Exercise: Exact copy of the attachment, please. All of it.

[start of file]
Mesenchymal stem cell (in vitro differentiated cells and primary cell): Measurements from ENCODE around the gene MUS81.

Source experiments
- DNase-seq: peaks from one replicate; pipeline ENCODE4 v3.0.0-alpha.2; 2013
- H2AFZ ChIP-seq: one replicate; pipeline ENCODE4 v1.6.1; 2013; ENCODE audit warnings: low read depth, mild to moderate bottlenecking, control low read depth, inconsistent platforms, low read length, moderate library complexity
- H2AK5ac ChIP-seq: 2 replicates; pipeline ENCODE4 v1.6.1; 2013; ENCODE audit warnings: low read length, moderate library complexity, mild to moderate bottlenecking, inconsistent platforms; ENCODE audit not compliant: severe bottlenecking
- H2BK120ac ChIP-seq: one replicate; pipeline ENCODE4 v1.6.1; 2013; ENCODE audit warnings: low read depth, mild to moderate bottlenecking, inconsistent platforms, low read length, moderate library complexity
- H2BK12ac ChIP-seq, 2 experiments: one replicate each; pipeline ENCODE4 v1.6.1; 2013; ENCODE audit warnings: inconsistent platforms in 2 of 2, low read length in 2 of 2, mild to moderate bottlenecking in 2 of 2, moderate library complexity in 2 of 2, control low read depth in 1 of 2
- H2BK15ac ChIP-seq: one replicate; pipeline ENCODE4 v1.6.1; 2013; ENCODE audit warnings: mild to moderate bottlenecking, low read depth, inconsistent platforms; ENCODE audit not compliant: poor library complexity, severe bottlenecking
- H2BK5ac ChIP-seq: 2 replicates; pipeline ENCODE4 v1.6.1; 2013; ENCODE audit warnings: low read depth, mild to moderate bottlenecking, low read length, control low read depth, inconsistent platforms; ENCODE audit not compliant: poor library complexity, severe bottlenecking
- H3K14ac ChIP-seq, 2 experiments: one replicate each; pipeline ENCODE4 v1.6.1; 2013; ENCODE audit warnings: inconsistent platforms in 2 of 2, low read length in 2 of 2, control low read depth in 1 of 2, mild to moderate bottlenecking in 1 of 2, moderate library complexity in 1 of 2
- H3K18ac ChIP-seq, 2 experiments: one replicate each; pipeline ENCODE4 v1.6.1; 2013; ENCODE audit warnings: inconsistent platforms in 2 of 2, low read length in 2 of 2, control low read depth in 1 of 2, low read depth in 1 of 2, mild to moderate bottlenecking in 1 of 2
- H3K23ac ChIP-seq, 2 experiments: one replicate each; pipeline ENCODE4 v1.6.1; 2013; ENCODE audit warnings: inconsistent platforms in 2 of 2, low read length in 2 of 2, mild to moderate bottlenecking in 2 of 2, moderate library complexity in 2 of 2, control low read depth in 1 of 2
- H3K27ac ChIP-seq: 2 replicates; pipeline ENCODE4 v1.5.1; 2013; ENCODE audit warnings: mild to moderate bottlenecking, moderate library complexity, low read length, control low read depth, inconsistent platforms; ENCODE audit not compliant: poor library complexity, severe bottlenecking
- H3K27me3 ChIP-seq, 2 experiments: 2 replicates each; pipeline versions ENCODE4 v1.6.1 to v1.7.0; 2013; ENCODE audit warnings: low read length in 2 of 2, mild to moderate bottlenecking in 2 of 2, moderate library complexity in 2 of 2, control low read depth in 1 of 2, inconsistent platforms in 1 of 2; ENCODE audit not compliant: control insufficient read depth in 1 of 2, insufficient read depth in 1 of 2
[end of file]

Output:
Mesenchymal stem cell (in vitro differentiated cells and primary cell): Measurements from ENCODE around the gene MUS81.

Source experiments
- DNase-seq: peaks from one replicate; pipeline ENCODE4 v3.0.0-alpha.2; 2013
- H2AFZ ChIP-seq: one replicate; pipeline ENCODE4 v1.6.1; 2013; ENCODE audit warnings: low read depth, mild to moderate bottlenecking, control low read depth, inconsistent platforms, low read length, moderate library complexity
- H2AK5ac ChIP-seq: 2 replicates; pipeline ENCODE4 v1.6.1; 2013; ENCODE audit warnings: low read length, moderate library complexity, mild to moderate bottlenecking, inconsistent platforms; ENCODE audit not compliant: severe bottlenecking
- H2BK120ac ChIP-seq: one replicate; pipeline ENCODE4 v1.6.1; 2013; ENCODE audit warnings: low read depth, mild to moderate bottlenecking, inconsistent platforms, low read length, moderate library complexity
- H2BK12ac ChIP-seq, 2 experiments: one replicate each; pipeline ENCODE4 v1.6.1; 2013; ENCODE audit warnings: inconsistent platforms in 2 of 2, low read length in 2 of 2, mild to moderate bottlenecking in 2 of 2, moderate library complexity in 2 of 2, control low read depth in 1 of 2
- H2BK15ac ChIP-seq: one replicate; pipeline ENCODE4 v1.6.1; 2013; ENCODE audit warnings: mild to moderate bottlenecking, low read depth, inconsistent platforms; ENCODE audit not compliant: poor library complexity, severe bottlenecking
- H2BK5ac ChIP-seq: 2 replicates; pipeline ENCODE4 v1.6.1; 2013; ENCODE audit warnings: low read depth, mild to moderate bottlenecking, low read length, control low read depth, inconsistent platforms; ENCODE audit not compliant: poor library complexity, severe bottlenecking
- H3K14ac ChIP-seq, 2 experiments: one replicate each; pipeline ENCODE4 v1.6.1; 2013; ENCODE audit warnings: inconsistent platforms in 2 of 2, low read length in 2 of 2, control low read depth in 1 of 2, mild to moderate bottlenecking in 1 of 2, moderate library complexity in 1 of 2
- H3K18ac ChIP-seq, 2 experiments: one replicate each; pipeline ENCODE4 v1.6.1; 2013; ENCODE audit warnings: inconsistent platforms in 2 of 2, low read length in 2 of 2, control low read depth in 1 of 2, low read depth in 1 of 2, mild to moderate bottlenecking in 1 of 2
- H3K23ac ChIP-seq, 2 experiments: one replicate each; pipeline ENCODE4 v1.6.1; 2013; ENCODE audit warnings: inconsistent platforms in 2 of 2, low read length in 2 of 2, mild to moderate bottlenecking in 2 of 2, moderate library complexity in 2 of 2, control low read depth in 1 of 2
- H3K27ac ChIP-seq: 2 replicates; pipeline ENCODE4 v1.5.1; 2013; ENCODE audit warnings: mild to moderate bottlenecking, moderate library complexity, low read length, control low read depth, inconsistent platforms; ENCODE audit not compliant: poor library complexity, severe bottlenecking
- H3K27me3 ChIP-seq, 2 experiments: 2 replicates each; pipeline versions ENCODE4 v1.6.1 to v1.7.0; 2013; ENCODE audit warnings: low read length in 2 of 2, mild to moderate bottlenecking in 2 of 2, moderate library complexity in 2 of 2, control low read depth in 1 of 2, inconsistent platforms in 1 of 2; ENCODE audit not compliant: control insufficient read depth in 1 of 2, insufficient read depth in 1 of 2